But he kept battling. He faced a different pitcher in his next at-bat, the righty reliever Scott Proctor. Proctor was a good pitcher who was unconscionably overused out of the bullpen by manager Joe Torre in New York and Los Angeles in 2006 and 2007, turning Proctor's elbow ligaments into mush and sending him to the reconstructive surgery table last season. (Nice story about him here.) He's trying to come back, and it hasn't gone well so far, thanks largely to the Bulls, who tagged him for four runs and a loss in two-thirds of an inning in Gwinnett less than two weeks ago. (Brian Baker got the win in that game, too.) Proctor came on in the seventh inning and retired the first two batters. The Bulls seemed like they might lay down their weapons: they'd won seven straight; sometimes it just doesn't go your way; your starter is flat and you can't put together a rally; you're trying to win the war, not the battles; let's get 'em tomorrow.
But Elliot Johnson singled up the middle, and Ruggiano came up. If The Roodge can keep having at-bats like the one he had against Proctor—and like a few others he's already had this season—he stands a strong chance of winding up in the majors again soon. He saw eighth pitches from Proctor, fouling off a few very good breaking balls, holding on at 2-2, and then 3-2; and then he hit the ninth pitch, a fastball, over the left-centerfield wall for a two-run home run. The next four Bulls reached base on hits or walks, and the game was tied.
Then, in the eighth inning, Ruggiano stepped up with two on and two outs against Christhian [sic] Martinez. Ruggiano had faced Martinez in Gwinnett on April 14 and doubled off of him. He remembered the earlier at-bat and was prepared for this one. Reasoning that Martinez wouldn't try to get a first-pitch fastball past him with the go-ahead run aboard, Ruggiano sat on the changeup or something soft. Sure enough, he got it and drilled Martinez's first pitch to left for a double, scoring Alvin Colina—fitting, since Colina had saved two runs early on by throwing out base-stealers.
Suddenly the Bulls were winning; suddenly the scoreboard indicated that this team that had looked dead early had banged out 15 hits (a whopping seven off Proctor in 1 2/3 innings). Moreover it was the ninth inning and the game was almost over—I had to dash back up to the press box in order to join the parade to the (victorious!) clubhouse. Joaquin Benoit came on for Baker and worked a strong ninth, pitching around a two-out single by Matt Young, to earn his second save, finishing off Gregor Blanco with a diving breaking ball that Blanco swung way over.
And lest you think that Ruggiano's go-ahead double was enough for these veteran, hard-nosed Bulls, Charlie Montoyo called our attention to the at-bat following Ruggiano's. It was Hank Blalock's, and Blalock was in a position to give the Bulls some breathing room with two men in scoring position. He nailed a hard line drive—right at the shortstop for the third out. Montoyo pointed out that Blalock was visibly aggrieved by the result; he was fighting hard all the way to the end, even for cushion-runs that the Bulls turned out not to need. There's a maturity to the 2010 Bulls that expresses itself not in ah-well, seen-it-before, late-career stoicism but in seasoned tenacity and relentlessness; all of those blowout wins they've been notching lately haven't been downhill coasts but the result of pugnacious intensity.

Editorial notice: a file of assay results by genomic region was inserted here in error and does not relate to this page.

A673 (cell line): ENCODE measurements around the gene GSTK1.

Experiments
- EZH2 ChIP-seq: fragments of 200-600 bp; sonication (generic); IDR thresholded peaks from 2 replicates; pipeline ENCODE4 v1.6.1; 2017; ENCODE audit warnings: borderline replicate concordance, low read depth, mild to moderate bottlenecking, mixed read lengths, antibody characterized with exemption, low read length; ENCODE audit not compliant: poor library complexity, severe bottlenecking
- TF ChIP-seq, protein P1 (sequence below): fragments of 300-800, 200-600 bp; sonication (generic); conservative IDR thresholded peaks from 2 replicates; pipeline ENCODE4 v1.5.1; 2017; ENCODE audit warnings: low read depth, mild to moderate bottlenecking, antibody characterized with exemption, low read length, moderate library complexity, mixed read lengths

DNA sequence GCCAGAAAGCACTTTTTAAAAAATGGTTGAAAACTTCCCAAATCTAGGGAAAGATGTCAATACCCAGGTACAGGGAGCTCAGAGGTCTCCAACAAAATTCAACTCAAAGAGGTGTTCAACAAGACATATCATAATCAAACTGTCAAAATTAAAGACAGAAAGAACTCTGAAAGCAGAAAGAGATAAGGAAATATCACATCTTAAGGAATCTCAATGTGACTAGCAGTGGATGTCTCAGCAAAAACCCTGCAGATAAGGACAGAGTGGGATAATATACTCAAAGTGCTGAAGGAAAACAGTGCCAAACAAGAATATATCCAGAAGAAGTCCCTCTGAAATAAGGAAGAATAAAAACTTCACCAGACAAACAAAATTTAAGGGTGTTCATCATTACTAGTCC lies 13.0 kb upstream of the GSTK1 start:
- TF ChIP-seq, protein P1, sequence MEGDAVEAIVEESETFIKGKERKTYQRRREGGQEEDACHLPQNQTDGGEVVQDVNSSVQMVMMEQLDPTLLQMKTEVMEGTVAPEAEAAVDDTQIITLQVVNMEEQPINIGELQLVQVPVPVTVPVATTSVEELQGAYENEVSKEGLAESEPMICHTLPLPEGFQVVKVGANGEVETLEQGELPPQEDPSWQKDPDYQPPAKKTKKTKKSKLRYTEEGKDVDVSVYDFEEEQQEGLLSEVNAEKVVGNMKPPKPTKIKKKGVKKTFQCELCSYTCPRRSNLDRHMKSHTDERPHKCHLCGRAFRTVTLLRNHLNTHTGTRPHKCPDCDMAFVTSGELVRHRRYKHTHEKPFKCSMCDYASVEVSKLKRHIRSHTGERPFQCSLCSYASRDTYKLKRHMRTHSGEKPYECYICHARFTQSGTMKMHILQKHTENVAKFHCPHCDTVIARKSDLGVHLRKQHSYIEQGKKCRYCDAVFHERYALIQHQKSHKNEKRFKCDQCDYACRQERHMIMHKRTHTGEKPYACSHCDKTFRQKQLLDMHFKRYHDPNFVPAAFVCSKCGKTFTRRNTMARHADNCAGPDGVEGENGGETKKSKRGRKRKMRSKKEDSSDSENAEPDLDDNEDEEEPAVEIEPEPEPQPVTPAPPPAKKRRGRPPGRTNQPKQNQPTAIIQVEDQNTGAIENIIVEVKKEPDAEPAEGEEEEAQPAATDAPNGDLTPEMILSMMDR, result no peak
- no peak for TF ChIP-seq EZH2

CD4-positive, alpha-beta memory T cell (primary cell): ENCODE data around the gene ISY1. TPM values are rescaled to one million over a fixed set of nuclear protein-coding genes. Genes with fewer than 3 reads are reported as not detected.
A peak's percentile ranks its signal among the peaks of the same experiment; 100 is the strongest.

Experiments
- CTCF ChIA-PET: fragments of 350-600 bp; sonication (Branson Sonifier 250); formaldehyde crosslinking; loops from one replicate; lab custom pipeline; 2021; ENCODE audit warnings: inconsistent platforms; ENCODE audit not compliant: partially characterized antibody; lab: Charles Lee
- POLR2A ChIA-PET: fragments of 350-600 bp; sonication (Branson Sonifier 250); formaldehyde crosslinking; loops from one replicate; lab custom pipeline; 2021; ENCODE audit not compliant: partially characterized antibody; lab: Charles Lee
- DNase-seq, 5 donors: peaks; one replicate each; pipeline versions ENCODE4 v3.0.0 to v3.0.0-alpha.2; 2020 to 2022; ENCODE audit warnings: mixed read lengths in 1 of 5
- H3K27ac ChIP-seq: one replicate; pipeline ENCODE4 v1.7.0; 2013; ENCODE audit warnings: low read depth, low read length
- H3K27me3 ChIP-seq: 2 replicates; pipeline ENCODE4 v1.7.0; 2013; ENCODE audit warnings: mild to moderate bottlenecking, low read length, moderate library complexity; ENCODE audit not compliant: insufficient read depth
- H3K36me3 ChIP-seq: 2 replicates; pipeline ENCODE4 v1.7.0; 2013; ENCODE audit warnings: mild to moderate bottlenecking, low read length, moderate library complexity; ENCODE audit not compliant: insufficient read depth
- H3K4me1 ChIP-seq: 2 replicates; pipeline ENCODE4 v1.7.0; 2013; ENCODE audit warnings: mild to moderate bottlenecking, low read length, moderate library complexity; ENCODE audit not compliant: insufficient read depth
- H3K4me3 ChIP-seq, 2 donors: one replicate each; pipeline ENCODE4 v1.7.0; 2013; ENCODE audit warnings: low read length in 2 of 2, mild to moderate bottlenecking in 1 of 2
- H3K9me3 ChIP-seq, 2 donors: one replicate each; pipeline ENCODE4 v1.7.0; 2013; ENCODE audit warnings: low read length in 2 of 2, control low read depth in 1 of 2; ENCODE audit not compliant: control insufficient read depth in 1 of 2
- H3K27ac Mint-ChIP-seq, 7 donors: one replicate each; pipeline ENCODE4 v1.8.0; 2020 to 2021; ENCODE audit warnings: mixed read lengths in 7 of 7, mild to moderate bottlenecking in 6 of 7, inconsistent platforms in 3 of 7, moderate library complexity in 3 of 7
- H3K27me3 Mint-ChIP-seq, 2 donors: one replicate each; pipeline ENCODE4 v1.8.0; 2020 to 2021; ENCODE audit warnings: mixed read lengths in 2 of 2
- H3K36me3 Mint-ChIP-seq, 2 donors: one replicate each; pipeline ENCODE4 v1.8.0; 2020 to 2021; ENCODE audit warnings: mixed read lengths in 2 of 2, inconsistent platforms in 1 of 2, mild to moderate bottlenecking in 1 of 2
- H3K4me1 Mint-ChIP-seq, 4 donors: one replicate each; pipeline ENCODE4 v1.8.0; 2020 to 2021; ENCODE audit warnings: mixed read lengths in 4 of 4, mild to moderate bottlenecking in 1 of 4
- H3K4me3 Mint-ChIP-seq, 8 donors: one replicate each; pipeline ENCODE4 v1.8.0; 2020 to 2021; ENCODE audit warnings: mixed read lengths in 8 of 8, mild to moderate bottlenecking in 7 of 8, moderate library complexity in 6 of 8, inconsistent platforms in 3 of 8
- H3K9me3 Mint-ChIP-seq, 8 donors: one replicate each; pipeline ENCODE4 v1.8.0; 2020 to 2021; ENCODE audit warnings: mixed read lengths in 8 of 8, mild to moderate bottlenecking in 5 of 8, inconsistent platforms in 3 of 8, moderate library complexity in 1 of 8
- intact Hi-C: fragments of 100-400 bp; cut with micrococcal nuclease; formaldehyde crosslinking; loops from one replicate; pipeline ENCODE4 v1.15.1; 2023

That's a change from last year's squad, which could at times seem a little too insouciant for its own good, joshing in the clubhouse while dithering at .500 for a dangerously long spell in August before turning on the jets and winning the championship. It's hard to imagine this year's older team wasting time like that—and easy to remind oneself that these largely full-fledged professionals are playing for big-league jobs, jobs (and the accompanying security) many of them have had before and are determined to win back. Montoyo compared Blalock to Adam Kennedy, who came to Durham last year with nothing but the majors on his mind. He was there within a month.
Veteran poise, discrimination and intelligence extend down to the unusually mature Hellickson, too. The 23-year-old was candid but unrattled by his failures last night. "If you can't throw strikes there's really nothing you can do," he said, sagely but firmly. He wasn't merely shrugging it off; you could tell despite his customary low-key affect that it bothered him to perform poorly and put his team in a position to lose. And yet there will be more nights when precisely that happens, and Hellickson knows that. I asked him whether there was anything he wanted to take away from last night's struggles and into his next outing. "There's nothing I want to take from this start," he answered. His demeanor may be unvarying regardless of the outcome, but Hellickson knows good from bad.
Oh, and what did Charlie Montoyo say about Hellickson?
A few notes before I sign off:
* Happy birthday Fernando Perez, who celebrated with three hits and his league-leading ninth steal. (But really, asking for that triple was a base too far.) Given that Perez is the team's resident literati, it makes sense that April 23 is also the birthday of an English playwright and poet named William Shakespeare. Thursday was Carlos Hernandez's birthday, and he partied by tossing seven sterling innings and getting the win, his 50th in the minors. Seems fitting that a Bull should be a Taurus.
* Rashad Eldridge is still in the clubhouse, doing drills and everything he can to stay in rhythm while he waits for his shoulder strain to heal. He called himself day-to-day, and said he can swing the bat without pain.
* Jeff Bennett went down to Extended Spring Training in Florida in order to help his shoulder heal, Montoyo told us; seems doubtful he'll be back soon. Richard De Los Santos, who had performed poorly in three appearances for the Bulls, was sent back down to Montgomery. So far, he has not been replaced on the Durham roster, which is a man short. Any word on a replacement? "Hopefully something will come up pretty soon," Montoyo said, pretending to check his email for an answer. "So I can sleep."
Hey, me too. See you Sunday afternoon at the DBAP.